root@OpenWrt:~# cat /etc/wpa_supplicant.conf
  4. Try it with
    wpa_supplicant -Dwext -iwlan0 -c/etc/wpa_supplicant.conf
    This command will start the wpa_supplicant, will scan for the “eduroam” ssid, connect to AP and try to authenticate as user@domain. If everything is OK, at the end will show some OK messages and will also activate the wifi interface – wlan0. If you start a dhcp client (udhcpc -i wlan0), you should get an IP address now, and you can start pinging the Internet.
  5. Wrap it up, create startup scripts that will at the bootup start the wpa_supplication, do the dhcp client, enable IP routing and NAT and there you go. Ready :-)

My startup scripts look like (not so cool but it works :):

root@OpenWrt:~# cat /etc/init.d/XStartEduroam
#!/bin/sh /etc/rc.common
# Jozef Janitor (c) 2008
# !!!
# make sure that this file has a +x (executable) flag
# enable this script with /etc/init.d/XStartEduroam enable
# dont't forget to disable the preinstalled openwrt firewall script
# !!!


start() {

# Basic filewall and SNAT
iptables -t nat -A POSTROUTING -o wlan0 -j MASQUERADE
iptables -A INPUT -s -d -j ACCEPT
iptables -A INPUT -m state --state ESTABLISHED,RELATED -j ACCEPT
iptables -A INPUT -i br-lan -j ACCEPT
iptables -A INPUT -p icmp --icmp-type 8 -j ACCEPT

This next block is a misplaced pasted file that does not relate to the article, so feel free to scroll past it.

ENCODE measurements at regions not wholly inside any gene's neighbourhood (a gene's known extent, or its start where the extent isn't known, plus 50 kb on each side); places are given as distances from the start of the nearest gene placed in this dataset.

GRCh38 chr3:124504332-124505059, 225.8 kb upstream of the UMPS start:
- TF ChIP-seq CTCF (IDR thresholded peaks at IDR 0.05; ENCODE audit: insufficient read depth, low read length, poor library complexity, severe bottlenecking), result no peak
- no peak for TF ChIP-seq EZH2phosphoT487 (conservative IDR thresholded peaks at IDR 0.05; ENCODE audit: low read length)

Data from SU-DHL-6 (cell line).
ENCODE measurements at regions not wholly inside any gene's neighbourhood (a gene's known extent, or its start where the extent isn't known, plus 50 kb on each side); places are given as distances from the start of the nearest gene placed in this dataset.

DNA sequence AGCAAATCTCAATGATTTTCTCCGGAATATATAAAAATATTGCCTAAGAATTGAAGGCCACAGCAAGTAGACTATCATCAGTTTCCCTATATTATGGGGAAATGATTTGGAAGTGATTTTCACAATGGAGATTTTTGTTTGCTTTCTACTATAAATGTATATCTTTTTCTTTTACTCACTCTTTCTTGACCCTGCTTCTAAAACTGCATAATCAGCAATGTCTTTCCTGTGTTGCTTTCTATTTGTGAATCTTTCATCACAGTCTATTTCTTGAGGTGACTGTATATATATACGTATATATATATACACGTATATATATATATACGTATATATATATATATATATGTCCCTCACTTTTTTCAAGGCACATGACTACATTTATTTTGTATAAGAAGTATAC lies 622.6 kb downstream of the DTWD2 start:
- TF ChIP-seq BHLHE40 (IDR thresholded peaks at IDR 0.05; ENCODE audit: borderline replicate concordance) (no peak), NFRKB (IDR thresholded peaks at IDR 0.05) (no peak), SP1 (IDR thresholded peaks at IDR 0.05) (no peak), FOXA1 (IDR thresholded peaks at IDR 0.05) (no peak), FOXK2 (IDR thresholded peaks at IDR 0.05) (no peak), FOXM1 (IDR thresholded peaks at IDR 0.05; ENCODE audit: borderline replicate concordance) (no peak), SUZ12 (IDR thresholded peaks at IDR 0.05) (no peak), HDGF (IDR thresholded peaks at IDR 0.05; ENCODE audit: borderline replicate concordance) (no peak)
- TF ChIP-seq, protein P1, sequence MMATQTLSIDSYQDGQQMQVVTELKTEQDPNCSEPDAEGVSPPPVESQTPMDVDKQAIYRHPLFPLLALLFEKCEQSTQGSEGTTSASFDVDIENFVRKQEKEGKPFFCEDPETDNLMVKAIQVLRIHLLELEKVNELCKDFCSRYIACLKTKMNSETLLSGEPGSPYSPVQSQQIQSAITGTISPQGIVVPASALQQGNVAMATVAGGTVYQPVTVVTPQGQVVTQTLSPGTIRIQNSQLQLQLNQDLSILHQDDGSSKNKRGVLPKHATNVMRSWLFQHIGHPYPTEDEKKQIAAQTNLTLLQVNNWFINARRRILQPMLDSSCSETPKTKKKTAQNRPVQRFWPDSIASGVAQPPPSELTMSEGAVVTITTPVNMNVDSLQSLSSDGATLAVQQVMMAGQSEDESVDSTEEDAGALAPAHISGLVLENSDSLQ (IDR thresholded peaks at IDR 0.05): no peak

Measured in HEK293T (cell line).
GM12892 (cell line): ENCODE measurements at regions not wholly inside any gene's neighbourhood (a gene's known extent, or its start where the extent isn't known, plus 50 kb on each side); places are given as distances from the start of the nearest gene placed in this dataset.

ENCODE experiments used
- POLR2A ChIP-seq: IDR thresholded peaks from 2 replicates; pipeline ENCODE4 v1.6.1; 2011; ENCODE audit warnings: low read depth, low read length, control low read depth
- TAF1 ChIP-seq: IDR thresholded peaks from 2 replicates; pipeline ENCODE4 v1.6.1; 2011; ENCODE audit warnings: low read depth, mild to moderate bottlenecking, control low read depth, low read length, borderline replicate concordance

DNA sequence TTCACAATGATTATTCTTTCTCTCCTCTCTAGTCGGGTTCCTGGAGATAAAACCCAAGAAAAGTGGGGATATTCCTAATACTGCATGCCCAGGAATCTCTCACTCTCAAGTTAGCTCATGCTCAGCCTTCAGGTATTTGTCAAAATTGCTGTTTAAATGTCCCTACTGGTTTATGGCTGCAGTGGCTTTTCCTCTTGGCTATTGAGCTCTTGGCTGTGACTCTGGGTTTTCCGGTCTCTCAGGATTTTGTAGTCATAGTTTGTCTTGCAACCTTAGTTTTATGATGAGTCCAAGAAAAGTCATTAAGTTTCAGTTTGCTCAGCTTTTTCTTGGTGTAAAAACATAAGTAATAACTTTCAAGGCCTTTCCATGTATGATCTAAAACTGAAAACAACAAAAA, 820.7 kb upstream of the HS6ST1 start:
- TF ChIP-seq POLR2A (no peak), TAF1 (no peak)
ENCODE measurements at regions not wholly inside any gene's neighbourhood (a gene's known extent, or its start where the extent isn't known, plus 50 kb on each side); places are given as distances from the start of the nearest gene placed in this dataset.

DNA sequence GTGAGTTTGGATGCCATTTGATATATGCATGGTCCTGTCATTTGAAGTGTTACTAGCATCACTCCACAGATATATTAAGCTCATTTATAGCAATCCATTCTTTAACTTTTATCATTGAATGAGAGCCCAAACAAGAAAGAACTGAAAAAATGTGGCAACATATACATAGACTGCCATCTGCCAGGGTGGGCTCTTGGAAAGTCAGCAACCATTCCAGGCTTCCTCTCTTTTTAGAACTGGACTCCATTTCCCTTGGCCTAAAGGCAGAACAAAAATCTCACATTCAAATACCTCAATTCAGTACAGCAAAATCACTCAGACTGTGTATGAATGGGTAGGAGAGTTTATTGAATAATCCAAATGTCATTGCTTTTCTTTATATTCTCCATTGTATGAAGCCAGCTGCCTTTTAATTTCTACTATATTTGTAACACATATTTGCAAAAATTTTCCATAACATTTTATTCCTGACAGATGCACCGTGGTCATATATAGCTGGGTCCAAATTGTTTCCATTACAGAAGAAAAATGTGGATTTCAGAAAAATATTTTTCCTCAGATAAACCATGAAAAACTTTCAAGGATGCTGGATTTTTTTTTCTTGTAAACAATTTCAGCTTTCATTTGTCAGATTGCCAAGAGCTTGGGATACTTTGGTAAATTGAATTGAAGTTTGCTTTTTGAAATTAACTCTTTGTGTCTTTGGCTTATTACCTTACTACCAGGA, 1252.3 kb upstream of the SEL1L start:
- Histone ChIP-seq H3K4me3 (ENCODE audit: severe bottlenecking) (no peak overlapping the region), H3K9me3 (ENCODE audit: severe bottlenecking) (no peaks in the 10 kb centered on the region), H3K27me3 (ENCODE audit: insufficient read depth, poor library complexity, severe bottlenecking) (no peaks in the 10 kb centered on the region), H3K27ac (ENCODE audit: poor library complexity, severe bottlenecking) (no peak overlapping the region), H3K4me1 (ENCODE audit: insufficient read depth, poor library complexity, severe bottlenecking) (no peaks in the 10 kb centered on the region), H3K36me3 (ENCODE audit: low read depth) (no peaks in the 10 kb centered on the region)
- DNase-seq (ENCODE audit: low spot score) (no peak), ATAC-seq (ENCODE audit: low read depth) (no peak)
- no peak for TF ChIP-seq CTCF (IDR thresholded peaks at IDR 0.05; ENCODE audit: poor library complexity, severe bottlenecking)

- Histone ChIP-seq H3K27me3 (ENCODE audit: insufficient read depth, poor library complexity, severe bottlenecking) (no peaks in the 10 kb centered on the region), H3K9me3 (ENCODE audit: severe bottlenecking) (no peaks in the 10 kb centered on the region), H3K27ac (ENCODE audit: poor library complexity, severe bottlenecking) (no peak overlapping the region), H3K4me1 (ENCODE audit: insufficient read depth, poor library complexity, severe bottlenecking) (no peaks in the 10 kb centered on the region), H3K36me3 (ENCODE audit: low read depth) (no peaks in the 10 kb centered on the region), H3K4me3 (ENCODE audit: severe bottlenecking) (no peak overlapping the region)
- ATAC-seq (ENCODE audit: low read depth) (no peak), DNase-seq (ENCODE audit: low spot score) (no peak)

iptables -A INPUT -p icmp --icmp-type 4 -j ACCEPT
iptables -A INPUT -j DROP

# Set time - otherwise the default WRT's time makes problems
# with a certificate validation in wpa_supplicant
date "`cat /etc/dateToSet`"
date "`cat /etc/dateToSet.backup`"

# Start 802.1x authentication
wpa_supplicant -Dwext -iwlan0 -c/etc/wpa_supplicant.conf &

# wait some time till the interface is authenticated
# and activated
sleep 5

# get the IP address from the DHCP server
udhcpc -i wlan0 &

# start the WatchDog to check if we have access
# to the Internet
/watchGW &

# sync time with the NTP server and store the local
# time into a file for reboot use
/updateDate &


root@OpenWrt:~# cat /watchGW
# Jozef Janitor (c) 2008
# This is a "watchdog" script that checks the IP connectivity to a specified destination.
# When it's not available, restart the device.

echo "Starting GW watchdog"
echo "If host ( is down, reboot"

# root@OpenWrt:/# ping -c 5
# PING ( 56 data bytes
# 64 bytes from seq=0 ttl=59 time=3.199 ms
# 64 bytes from seq=1 ttl=59 time=7.602 ms
# 64 bytes from seq=2 ttl=59 time=3.212 ms
# 64 bytes from seq=3 ttl=59 time=4.804 ms
# 64 bytes from seq=4 ttl=59 time=2.827 ms
# --- ping statistics ---
# 5 packets transmitted, 5 packets received, 0% packet loss
# round-trip min/avg/max = 2.827/4.328/7.602 ms

while true; do

   sleep 300

   out=`ping -c 5 2>&1`

   isFrom=`echo $out|grep "from"`

   if [ "x$isFrom" = "x" ]; then
      echo "!!!!!! REBOOTING !!!!!!!!!!" > /dev/tty
      sleep 5


root@OpenWrt:~# cat /updateDate
# Jozef Janitor (c) 2008
# Sync the actual time and store it in a file to be used after the reboot.

while true; do
        sleep 3600
        ntpclient -c 1 -h -s
        date "+%F %R" > /etc/dateToSet
        sleep 1
        date "+%F %R" > /etc/dateToSet.backup